Another Lie

I believe you have misinterpreted what your well-meaning parents told you when you were three. You cannot have it all. You have to choose and every choice you make has a consequence.

For quite some time, my friends and family have accused me of being the fun police, it is not that I hate fun it’s just I do not think they (or you) should finance their fun. Do you want to go on vacation? Save your money and go. Go wherever you want, go exotic or mundane; do whatever you want, have a ball—just don’t borrow money to do it.

I have also started to develop this reputation of being a doomsayer. I predict you will die and if you have dependents, I think you need a term life policy. I also predict that someday you will quit, retire, or be fired from your current job. You need to have a transition plan in place.

The truth is I am neither pessimistic nor universally frugal. The truth is I now try and make every choice intentionally, measuring the benefit of the choice against it’s cost. I now try and consider the worst case scenarios for decisions, as opposed to the old way of thinking that bad things won’t happen to me. This doesn’t make me a pessimist, it makes me a realist.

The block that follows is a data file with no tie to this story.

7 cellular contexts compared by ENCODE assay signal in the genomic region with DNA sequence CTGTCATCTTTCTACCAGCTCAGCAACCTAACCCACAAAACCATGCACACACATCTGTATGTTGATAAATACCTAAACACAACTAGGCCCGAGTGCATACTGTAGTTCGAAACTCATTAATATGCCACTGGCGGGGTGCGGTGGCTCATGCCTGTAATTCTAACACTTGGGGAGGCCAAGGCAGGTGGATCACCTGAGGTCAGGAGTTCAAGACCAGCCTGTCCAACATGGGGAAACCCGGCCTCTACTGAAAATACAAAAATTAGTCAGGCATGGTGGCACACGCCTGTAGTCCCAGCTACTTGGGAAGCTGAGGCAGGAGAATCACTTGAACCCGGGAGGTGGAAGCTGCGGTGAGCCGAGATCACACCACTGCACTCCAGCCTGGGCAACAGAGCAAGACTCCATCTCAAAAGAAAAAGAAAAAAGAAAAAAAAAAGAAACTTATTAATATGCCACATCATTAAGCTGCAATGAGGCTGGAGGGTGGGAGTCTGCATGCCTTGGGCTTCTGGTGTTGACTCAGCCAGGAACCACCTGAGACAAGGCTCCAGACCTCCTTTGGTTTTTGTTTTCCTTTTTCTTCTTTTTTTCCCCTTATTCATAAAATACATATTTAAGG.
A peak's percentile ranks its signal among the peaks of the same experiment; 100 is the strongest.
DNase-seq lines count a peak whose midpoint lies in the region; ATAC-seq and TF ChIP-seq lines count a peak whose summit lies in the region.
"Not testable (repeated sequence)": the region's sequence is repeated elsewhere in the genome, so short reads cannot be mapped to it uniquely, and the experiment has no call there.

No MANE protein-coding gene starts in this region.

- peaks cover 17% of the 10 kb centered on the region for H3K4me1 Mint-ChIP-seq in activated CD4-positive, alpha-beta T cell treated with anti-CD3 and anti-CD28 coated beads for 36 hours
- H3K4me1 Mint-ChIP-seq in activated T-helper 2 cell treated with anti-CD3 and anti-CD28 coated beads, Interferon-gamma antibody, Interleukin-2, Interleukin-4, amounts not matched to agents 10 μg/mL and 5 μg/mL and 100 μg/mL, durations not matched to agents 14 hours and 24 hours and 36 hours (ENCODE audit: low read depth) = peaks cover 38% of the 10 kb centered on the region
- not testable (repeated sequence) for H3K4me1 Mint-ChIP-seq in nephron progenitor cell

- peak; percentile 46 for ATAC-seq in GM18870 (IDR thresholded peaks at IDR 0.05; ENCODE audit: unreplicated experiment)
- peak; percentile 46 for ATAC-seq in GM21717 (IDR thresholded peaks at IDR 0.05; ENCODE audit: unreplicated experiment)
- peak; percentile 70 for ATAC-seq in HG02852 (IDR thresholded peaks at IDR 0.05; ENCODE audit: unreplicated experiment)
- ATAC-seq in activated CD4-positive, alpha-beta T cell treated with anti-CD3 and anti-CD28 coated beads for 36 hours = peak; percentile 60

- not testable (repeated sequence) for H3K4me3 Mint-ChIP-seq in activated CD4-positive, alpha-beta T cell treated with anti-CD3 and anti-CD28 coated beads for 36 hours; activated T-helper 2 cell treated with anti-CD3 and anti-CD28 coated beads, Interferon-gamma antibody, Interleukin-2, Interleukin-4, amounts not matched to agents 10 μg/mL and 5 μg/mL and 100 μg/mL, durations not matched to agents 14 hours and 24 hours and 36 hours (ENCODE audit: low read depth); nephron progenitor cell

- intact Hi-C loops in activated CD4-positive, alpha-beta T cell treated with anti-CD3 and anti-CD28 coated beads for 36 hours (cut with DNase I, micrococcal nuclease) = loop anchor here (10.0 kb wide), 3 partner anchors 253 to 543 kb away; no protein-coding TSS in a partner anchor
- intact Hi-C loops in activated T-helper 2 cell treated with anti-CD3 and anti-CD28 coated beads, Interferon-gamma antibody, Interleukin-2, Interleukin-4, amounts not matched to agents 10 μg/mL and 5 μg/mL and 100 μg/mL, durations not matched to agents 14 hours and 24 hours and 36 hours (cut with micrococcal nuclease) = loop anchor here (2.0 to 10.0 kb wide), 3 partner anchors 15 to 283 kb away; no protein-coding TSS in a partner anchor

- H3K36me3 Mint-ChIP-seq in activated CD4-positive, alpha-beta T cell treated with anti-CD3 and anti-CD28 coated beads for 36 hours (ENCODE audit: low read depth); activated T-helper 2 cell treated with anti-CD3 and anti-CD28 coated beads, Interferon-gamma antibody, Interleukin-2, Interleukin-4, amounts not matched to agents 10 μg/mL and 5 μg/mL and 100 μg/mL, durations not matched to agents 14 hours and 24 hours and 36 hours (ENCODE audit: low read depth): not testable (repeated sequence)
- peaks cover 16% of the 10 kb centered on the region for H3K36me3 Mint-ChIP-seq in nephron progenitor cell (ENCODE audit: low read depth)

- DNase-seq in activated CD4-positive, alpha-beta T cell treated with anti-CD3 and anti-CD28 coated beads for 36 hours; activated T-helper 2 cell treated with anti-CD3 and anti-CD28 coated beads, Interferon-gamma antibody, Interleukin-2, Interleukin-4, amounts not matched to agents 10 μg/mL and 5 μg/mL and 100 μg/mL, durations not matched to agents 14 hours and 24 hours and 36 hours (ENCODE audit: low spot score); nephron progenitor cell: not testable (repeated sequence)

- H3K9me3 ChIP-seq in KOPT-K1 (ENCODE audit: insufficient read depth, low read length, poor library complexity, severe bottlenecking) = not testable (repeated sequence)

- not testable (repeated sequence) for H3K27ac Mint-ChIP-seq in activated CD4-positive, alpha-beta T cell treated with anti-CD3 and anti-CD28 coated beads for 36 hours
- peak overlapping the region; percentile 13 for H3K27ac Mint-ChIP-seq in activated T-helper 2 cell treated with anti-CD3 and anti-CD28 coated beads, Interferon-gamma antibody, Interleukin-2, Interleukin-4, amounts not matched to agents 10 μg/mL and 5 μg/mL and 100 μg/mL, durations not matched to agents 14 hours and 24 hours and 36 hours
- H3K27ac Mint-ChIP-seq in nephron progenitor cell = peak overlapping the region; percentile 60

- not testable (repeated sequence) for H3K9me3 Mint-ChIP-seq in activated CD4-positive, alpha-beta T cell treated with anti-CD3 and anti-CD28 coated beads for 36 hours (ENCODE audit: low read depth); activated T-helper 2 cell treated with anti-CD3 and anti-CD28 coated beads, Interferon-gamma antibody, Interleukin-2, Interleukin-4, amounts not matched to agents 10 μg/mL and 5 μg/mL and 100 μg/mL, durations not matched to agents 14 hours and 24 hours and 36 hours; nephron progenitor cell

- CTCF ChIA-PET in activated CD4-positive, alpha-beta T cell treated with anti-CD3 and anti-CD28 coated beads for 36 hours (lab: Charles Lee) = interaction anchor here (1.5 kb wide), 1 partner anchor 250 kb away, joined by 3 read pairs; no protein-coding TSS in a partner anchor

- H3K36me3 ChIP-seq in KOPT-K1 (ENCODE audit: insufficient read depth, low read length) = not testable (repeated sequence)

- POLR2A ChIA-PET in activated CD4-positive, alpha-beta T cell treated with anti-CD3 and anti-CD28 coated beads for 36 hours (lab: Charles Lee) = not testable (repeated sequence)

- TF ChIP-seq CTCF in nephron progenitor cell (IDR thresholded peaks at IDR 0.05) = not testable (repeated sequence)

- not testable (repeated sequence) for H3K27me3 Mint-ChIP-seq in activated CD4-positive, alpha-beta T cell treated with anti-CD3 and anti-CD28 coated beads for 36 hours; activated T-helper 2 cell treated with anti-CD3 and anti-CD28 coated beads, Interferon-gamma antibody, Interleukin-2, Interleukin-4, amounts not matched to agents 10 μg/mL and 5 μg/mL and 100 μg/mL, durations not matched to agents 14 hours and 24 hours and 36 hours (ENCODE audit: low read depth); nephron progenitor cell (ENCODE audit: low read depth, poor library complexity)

I  spend on the things I care about (within my means) while relentlessly beating down the expenses that don’t bring me comfort or joy.

I conserve my gas budget by riding my bike, sharing rides and bunching my errands just so I can spend a ridiculous amount of money on gas for our 454 hp ski boat.

I do not eat out much, but that allows me to very happily to triple our grocery budget when we have boys in the house.

I have some expensive toys (like the aforementioned boat) but our cars are old, we don’t take expensive vacations and we don’t have cable.

We didn’t always live this way. There was a time that when I wanted something I bought it with little or no attention paid to the consequence of that choice. This is exactly how most of us find ourselves stuck. Stuck in a job we don’t want, stuck in a city we hate, stuck in relationships that don’t work. Debt robs us of our freedom and for what? Most of the time we can’t even remember.

There is nothing wrong with wanting something, even something frivolous or expensive. There is nothing wrong with occasionally (within in your means) giving into those desires. The danger lies in indulging every want.